One of the ways that the existing American health care system isn't exactly a free market is the existence of "certificate of need" laws that require companies or organziations to get approval from a state government before opening a new hospital or clinic or nursing home or diagnostic center. About 36 states have this sort of requirement, the National Conference of State Legislatures reports. It's an idea that's somewhat unusual; after all, if a person wants to open a dry-cleaner or a cellphone store or a restaurant, there's no requirement to apply to the government to demonstrate that there is a "need" for such a store before it opens.
As the National Conference of State Legislatures puts it, "The basic assumption underlying CON regulation is that excess capacity (in the form of facility overbuilding) directly results in health care price inflation. When a hospital cannot fill its beds, fixed costs must be met through higher charges for the beds that are used." This, too, is a somewhat unusual assumption. When car dealers have an excess capacity of cars, they cut prices by putting the cars on sale. The National Conference of State Legislatures also explains, "In 2004 the Federal Trade Commission (FTC) and the Department of Justice both claimed that CON programs actually contribute to rising prices because they inhibit competitive markets that should be able to control the costs of care and guarantee quality and access to treatment and services."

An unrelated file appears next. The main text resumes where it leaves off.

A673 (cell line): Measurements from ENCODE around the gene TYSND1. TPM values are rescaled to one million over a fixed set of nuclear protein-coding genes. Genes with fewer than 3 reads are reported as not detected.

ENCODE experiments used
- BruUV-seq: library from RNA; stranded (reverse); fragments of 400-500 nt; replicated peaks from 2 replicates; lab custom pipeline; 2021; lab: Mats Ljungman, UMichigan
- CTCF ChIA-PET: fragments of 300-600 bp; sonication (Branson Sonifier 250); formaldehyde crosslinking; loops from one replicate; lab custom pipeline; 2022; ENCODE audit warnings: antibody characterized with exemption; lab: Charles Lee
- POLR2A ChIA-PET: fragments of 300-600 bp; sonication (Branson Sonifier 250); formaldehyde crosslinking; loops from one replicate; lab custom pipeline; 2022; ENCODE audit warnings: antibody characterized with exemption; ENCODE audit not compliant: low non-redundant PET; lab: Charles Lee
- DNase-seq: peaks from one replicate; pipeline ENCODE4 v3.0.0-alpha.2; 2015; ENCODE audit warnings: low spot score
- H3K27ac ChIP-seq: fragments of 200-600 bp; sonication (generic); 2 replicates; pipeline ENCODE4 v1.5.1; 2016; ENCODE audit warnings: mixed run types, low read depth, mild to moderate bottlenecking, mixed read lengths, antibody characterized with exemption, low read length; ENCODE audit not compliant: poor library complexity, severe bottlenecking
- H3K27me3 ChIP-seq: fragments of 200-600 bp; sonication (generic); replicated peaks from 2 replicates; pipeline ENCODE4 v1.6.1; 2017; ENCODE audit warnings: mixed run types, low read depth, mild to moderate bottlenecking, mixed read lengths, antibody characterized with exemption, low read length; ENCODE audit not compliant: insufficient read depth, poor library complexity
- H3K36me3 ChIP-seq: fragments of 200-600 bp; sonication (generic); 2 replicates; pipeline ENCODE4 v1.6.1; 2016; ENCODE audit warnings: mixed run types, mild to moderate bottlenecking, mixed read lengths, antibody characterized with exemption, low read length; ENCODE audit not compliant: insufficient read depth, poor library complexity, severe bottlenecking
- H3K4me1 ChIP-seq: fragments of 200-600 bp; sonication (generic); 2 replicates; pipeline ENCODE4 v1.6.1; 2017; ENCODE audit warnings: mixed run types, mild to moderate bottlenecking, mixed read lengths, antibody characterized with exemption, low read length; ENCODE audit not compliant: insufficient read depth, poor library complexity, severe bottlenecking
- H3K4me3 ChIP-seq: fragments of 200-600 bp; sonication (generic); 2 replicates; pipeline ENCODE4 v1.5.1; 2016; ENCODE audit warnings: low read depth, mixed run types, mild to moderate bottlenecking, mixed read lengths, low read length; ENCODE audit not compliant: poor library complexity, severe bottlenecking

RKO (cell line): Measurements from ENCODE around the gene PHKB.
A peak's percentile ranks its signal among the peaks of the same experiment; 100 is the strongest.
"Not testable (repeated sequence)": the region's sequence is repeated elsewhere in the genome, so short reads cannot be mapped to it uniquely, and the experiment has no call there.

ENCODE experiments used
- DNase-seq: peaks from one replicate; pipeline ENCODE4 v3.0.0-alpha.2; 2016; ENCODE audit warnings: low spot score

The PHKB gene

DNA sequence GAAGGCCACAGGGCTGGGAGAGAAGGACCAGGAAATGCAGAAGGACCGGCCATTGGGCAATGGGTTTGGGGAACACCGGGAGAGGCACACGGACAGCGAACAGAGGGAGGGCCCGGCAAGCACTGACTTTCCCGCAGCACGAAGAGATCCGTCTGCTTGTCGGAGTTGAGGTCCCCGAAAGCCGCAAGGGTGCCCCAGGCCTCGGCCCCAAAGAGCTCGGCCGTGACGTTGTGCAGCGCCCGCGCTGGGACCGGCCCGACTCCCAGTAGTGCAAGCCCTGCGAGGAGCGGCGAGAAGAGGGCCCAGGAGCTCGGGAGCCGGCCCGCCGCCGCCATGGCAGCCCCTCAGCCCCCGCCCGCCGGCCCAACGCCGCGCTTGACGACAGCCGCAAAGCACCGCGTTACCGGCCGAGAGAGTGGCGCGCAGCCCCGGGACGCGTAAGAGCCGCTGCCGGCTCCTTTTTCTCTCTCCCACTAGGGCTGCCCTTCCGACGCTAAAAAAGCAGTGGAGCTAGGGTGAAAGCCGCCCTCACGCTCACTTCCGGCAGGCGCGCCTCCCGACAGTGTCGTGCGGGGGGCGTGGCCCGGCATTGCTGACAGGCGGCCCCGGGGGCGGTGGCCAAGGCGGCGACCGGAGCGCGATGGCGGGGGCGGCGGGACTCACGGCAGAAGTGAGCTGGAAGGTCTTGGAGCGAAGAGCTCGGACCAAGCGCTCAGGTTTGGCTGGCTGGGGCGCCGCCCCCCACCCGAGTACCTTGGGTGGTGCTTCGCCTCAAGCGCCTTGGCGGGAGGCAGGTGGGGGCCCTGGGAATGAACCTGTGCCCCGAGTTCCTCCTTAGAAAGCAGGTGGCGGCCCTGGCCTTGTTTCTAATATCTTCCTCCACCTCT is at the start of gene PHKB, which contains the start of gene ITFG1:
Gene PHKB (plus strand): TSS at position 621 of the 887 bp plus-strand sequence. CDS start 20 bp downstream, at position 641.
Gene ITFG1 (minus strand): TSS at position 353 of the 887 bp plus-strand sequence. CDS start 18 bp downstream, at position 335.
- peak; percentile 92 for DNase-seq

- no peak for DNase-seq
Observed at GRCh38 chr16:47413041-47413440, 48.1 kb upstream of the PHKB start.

A paper just released from the National Bureau of Economic Research looked at what happened in the Pennsylvania cardiac surgery markey after that state's certificate of need law was repealed in 1996. "We show that entry led to a redistribution of surgeries to higher-quality surgeons and that this entry was approximately welfare neutral," the summary says. In other words, competition is better for quality than is a system where state regulators, in a misguided effort to control costs, limit the entry of new competitors.